The student media organization of California State University Northridge

Daily Sundial

The student media organization of California State University Northridge

Daily Sundial

The student media organization of California State University Northridge

Daily Sundial

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Art student’s creative fix to college debt

Rodrigo Diaz-Reyes holding the first Boba Fett helmet he crafted. Photo credit: Sean Hanafi

Being a first-generation Chilean American, one CSUN artist spent his summers visiting family in Chile, where he was exposed to entertainment from the late ’80s and early ’90s that inspired his artwork later in life.

Rodrigo Diaz-Reyes, 26, has been nurturing his artistic talents since he could crawl. Hailing from a family of musicians, it’s hardly surprising. Diaz-Reyes laughed as he shared that he could have just as easily gone into music if he had chosen to.

“I remember when I was about 7 or 8, and I was drawing the inside of a TIE Fighter,” remembered Diaz-Reyes. “My parents would ask me what the objects were in the distance and when they saw I understood perspective, they said this is something we should encourage, and pushed my artwork.”

Before he began sculpting and using different mediums, paper and pencil were readily available to serve as an escape from being isolated among adults and watching reruns of “Zorro” at his grandmother’s house. A solid work ethic was drilled into Diaz-Reyes from going to a private Christian school at a young age.

He got Boba Fett fever after he was gifted a Boba Fett action figure when he was around 7 years old. He has since gone on to prop making, making five helmets and three suits so far. The base price of a helmet starts at $750, and it will cost more if the client wants features such as the same discontinued paint that was used in the original “Star Wars” trilogy.

Diaz-Reyes attended conventions and after parties by stars from the original trilogy in the Boba Fett costume but his interest is not so much in “Star Wars” as it is in his artistry. The show business aspect does not appeal to him, as it is easy to get lost in the fame.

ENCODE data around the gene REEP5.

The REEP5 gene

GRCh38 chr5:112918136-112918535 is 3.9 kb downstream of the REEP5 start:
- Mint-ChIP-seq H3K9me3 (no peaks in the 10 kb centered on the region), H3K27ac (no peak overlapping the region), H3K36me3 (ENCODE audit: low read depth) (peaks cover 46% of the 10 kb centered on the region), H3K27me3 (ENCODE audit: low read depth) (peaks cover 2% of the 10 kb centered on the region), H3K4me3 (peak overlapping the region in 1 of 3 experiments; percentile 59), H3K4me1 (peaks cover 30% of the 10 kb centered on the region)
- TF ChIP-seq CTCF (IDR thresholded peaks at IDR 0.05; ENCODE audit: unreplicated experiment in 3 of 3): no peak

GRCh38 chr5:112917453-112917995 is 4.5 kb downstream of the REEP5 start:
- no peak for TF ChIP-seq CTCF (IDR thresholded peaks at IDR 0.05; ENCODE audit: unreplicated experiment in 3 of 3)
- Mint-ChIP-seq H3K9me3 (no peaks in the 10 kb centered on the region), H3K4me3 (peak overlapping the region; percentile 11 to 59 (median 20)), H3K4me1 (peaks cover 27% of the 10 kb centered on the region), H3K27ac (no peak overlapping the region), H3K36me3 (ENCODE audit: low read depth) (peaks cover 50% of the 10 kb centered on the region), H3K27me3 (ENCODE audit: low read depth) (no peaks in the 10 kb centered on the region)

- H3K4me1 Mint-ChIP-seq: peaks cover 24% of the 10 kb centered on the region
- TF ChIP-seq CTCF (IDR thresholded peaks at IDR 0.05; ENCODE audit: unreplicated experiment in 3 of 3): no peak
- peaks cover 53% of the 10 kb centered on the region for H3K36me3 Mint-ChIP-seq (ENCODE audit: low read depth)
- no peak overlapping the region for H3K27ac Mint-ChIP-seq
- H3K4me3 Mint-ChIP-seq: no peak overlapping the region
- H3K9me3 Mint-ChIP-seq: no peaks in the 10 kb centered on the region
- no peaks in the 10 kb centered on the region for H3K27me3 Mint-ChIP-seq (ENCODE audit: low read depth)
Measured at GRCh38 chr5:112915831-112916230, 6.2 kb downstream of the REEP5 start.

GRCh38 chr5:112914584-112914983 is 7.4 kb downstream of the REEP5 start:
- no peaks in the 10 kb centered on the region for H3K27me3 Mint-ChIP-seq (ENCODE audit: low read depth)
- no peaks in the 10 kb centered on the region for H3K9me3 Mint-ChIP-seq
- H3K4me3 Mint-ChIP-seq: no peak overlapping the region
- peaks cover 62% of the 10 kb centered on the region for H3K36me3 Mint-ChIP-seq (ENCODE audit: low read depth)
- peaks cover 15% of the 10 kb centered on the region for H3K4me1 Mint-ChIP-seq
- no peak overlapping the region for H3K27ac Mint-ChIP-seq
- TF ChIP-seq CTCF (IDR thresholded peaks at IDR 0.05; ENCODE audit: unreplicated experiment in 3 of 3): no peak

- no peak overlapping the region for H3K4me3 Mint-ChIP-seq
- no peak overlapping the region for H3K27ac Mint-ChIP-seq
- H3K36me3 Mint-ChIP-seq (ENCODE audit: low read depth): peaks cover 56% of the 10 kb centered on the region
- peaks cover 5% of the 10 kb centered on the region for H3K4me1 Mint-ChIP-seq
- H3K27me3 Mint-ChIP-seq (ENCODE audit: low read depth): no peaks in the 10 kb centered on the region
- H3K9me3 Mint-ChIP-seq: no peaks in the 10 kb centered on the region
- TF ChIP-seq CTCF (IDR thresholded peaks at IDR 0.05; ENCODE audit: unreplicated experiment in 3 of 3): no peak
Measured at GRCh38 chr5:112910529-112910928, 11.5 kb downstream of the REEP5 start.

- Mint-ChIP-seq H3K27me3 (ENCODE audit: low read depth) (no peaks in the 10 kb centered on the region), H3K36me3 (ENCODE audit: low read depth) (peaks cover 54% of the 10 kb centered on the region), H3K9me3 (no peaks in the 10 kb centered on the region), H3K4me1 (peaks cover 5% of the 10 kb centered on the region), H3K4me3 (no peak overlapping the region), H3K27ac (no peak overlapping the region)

One of his favorite parts, however, is seeing the expressions on children and adults’ faces when they see an iconic “Star Wars” character walking around at a convention. Children are ecstatic to see and interact with him, and adults feel nostalgic.

Diaz-Reyes is adept with more mediums, a necessity for his sculpting works. Graphite, charcoal, oil and acrylic paint, aluminum, and bronze are just some of the mediums that he works with.

“No medium is out of my range, I merely have to pick it up,” said Diaz-Reyes. “Everything I have set my mind to as an artist I have succeeded in and that’s something I can say through my hard work, devotion and consistency of the craft.”

In his teenage years, Diaz-Reyes won art shows on KCET and had his work televised three years in a row.

Working hard on art, however, had its drawbacks. Rifts were grown in his old friend groups, and connections were broken. Andrew Goldman, who Diaz-Reyes has known since kindergarten, spoke about how in middle school some of his previous friends would warp his drawings into something inappropriate, which further divided them.

The key to Goldman and Diaz-Reyes’ relationship, however, has been “a give and take on both sides, investing time in each other, watching and helping each other grow,” according to Goldman.

Diaz-Reyes entered CSUN as a graphic design major, but he began to feel disillusioned with the program after three years.

“I saw that the program was filled with students from other disciplines, and not artists,” said Diaz-Reyes. “And that’s when I learned that graphic design wasn’t a field for artists … I did not find graphic design to be inspiring or creative or building in a way that was comfortable for me. Because the people around me and what was being taught was not art to me, it was merely corporate practice. It was filling me with rules, regulations and standards to a point where I was being a web designer and not an artist.”

After taking a year-long hiatus from school, Diaz-Reyes got engaged and returned as an art major. It was during the hiatus where Diaz-Reyes, through freelancing and working at Sunglass Hut, was able to scrape enough money together to buy a $9,000 Boba Fett suit, which came only as a blank canvas. It was his job to give it any semblance of the real Boba Fett suit.

Diaz-Reyes’ hard work paid off, as the suit’s final draft was used for a costume display at the movie premiere of “Solo: A Star Wars Movie.”

“When I see how much he’s grown I can’t help but be impressed and proud at the growth he’s shown,” Goldman said. “I’ve known him since we were just kids and the way he’s continued to progress is amazing and I can’t wait to see what he amounts to.”

Diaz-Reyes can be found on Instagram @bobafetthascollegedebt.

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